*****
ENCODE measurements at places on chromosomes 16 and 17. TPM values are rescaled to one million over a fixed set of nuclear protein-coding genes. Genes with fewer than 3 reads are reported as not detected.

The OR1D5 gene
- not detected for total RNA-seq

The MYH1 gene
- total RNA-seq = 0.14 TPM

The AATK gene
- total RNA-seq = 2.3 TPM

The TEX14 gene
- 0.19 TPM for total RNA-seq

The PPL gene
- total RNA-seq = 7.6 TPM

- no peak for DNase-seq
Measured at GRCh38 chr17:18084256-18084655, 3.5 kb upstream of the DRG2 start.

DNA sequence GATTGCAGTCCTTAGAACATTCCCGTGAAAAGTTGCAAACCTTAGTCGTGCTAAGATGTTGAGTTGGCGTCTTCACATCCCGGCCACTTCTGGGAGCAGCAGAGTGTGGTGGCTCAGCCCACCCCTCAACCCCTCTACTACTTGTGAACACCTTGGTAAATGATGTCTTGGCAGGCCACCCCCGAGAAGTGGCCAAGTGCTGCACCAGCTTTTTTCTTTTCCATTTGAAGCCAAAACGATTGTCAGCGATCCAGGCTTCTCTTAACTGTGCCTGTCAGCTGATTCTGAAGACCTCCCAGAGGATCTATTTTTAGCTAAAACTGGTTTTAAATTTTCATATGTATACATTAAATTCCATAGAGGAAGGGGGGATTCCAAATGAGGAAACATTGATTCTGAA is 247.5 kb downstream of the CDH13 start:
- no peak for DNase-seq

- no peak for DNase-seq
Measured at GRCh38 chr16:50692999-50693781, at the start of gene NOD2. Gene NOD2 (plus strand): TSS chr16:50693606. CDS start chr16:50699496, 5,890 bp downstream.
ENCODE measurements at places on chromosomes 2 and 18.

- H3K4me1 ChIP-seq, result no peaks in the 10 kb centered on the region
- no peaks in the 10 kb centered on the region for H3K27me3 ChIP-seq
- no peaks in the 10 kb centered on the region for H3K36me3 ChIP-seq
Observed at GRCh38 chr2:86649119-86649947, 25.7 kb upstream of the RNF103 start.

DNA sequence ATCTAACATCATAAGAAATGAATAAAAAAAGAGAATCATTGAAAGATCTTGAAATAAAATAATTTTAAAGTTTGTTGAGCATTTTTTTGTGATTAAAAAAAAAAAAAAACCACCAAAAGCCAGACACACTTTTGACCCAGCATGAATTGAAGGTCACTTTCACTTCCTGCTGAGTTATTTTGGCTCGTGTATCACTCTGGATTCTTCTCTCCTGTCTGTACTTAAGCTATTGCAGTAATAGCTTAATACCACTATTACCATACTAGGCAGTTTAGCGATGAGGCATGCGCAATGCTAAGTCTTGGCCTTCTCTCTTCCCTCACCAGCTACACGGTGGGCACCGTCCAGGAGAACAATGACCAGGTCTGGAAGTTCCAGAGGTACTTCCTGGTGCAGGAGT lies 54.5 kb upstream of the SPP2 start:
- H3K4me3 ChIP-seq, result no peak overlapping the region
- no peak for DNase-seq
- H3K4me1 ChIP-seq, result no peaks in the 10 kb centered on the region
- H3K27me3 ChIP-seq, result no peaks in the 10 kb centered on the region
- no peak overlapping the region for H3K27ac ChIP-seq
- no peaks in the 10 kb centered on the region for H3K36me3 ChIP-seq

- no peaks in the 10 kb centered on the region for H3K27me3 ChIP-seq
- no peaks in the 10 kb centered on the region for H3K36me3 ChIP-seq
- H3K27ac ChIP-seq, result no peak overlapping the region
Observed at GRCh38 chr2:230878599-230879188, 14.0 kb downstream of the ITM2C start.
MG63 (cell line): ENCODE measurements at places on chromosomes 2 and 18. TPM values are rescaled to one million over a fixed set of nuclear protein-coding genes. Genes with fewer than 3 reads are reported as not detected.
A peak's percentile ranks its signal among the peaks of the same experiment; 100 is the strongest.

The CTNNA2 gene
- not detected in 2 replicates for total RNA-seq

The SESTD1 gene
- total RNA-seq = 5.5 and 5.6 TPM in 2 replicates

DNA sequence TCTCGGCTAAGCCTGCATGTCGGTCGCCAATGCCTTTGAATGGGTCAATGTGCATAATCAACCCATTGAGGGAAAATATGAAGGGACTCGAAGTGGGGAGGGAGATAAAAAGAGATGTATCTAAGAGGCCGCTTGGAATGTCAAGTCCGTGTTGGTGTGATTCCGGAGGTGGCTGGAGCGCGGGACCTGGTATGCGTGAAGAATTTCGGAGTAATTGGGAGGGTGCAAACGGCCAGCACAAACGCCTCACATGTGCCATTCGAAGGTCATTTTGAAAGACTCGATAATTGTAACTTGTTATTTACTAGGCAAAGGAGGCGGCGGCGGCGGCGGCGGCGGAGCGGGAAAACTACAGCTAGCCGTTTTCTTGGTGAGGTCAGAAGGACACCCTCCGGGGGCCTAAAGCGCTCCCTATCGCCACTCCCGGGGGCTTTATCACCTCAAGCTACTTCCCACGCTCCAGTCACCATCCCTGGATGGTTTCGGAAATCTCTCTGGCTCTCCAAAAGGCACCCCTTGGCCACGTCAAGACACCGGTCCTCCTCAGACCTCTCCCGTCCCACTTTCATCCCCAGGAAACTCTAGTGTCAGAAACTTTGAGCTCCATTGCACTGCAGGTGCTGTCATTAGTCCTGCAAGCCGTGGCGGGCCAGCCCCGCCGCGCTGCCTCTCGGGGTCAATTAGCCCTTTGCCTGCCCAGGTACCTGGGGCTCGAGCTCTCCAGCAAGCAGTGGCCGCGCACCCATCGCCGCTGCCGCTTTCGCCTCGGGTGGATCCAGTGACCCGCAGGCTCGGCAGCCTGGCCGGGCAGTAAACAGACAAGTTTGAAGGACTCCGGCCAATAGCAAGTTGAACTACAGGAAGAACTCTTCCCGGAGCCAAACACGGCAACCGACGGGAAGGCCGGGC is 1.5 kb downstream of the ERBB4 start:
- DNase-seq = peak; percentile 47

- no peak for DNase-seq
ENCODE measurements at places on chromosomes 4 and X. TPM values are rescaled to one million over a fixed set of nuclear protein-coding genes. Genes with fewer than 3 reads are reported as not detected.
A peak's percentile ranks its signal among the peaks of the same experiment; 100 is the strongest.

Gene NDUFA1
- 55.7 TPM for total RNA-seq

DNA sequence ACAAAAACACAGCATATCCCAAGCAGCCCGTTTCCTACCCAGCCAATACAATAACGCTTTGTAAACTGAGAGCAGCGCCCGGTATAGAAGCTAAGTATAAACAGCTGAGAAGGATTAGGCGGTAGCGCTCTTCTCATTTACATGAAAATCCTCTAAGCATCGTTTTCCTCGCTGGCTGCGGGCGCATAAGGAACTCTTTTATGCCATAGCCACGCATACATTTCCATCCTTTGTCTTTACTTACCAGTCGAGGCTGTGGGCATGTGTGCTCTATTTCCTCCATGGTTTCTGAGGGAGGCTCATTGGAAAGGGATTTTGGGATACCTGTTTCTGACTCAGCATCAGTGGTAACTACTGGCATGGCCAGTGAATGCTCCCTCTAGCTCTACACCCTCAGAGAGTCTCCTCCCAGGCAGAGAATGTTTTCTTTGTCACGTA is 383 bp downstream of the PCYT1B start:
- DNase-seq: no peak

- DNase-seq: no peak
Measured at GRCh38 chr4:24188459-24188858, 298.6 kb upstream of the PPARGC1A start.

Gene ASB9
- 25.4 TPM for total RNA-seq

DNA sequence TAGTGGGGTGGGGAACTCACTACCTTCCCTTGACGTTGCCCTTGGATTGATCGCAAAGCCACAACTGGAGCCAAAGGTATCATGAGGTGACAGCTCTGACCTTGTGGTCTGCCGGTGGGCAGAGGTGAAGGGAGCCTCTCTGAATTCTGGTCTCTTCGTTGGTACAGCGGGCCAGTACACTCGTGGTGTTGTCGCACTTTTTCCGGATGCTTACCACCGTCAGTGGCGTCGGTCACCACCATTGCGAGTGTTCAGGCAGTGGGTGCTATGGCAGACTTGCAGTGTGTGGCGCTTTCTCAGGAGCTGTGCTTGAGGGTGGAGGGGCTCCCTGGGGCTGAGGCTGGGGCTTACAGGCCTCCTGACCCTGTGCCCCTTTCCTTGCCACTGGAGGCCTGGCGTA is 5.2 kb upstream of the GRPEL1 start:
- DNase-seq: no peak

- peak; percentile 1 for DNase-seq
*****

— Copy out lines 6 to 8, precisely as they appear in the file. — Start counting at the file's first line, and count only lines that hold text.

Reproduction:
The AATK gene
- total RNA-seq = 2.3 TPM

The TEX14 gene